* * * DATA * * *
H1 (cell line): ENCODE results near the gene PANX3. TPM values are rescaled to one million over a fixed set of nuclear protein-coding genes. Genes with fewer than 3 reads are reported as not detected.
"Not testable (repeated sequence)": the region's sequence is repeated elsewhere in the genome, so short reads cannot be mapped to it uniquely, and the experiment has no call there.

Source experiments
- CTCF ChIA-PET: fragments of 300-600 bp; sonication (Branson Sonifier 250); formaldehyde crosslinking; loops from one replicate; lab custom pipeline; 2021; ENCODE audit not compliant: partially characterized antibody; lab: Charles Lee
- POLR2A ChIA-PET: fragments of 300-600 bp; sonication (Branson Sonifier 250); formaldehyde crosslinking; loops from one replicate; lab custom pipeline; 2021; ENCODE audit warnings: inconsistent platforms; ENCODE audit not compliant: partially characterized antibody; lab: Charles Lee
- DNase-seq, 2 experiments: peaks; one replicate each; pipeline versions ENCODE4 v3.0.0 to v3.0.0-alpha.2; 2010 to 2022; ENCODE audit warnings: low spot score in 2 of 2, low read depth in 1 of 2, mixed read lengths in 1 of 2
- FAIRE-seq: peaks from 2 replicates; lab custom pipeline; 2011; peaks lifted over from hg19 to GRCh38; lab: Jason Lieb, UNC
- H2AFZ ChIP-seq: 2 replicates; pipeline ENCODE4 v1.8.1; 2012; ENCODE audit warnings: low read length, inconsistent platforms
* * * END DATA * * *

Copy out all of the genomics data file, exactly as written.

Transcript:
H1 (cell line): ENCODE results near the gene PANX3. TPM values are rescaled to one million over a fixed set of nuclear protein-coding genes. Genes with fewer than 3 reads are reported as not detected.
"Not testable (repeated sequence)": the region's sequence is repeated elsewhere in the genome, so short reads cannot be mapped to it uniquely, and the experiment has no call there.

Source experiments
- CTCF ChIA-PET: fragments of 300-600 bp; sonication (Branson Sonifier 250); formaldehyde crosslinking; loops from one replicate; lab custom pipeline; 2021; ENCODE audit not compliant: partially characterized antibody; lab: Charles Lee
- POLR2A ChIA-PET: fragments of 300-600 bp; sonication (Branson Sonifier 250); formaldehyde crosslinking; loops from one replicate; lab custom pipeline; 2021; ENCODE audit warnings: inconsistent platforms; ENCODE audit not compliant: partially characterized antibody; lab: Charles Lee
- DNase-seq, 2 experiments: peaks; one replicate each; pipeline versions ENCODE4 v3.0.0 to v3.0.0-alpha.2; 2010 to 2022; ENCODE audit warnings: low spot score in 2 of 2, low read depth in 1 of 2, mixed read lengths in 1 of 2
- FAIRE-seq: peaks from 2 replicates; lab custom pipeline; 2011; peaks lifted over from hg19 to GRCh38; lab: Jason Lieb, UNC
- H2AFZ ChIP-seq: 2 replicates; pipeline ENCODE4 v1.8.1; 2012; ENCODE audit warnings: low read length, inconsistent platforms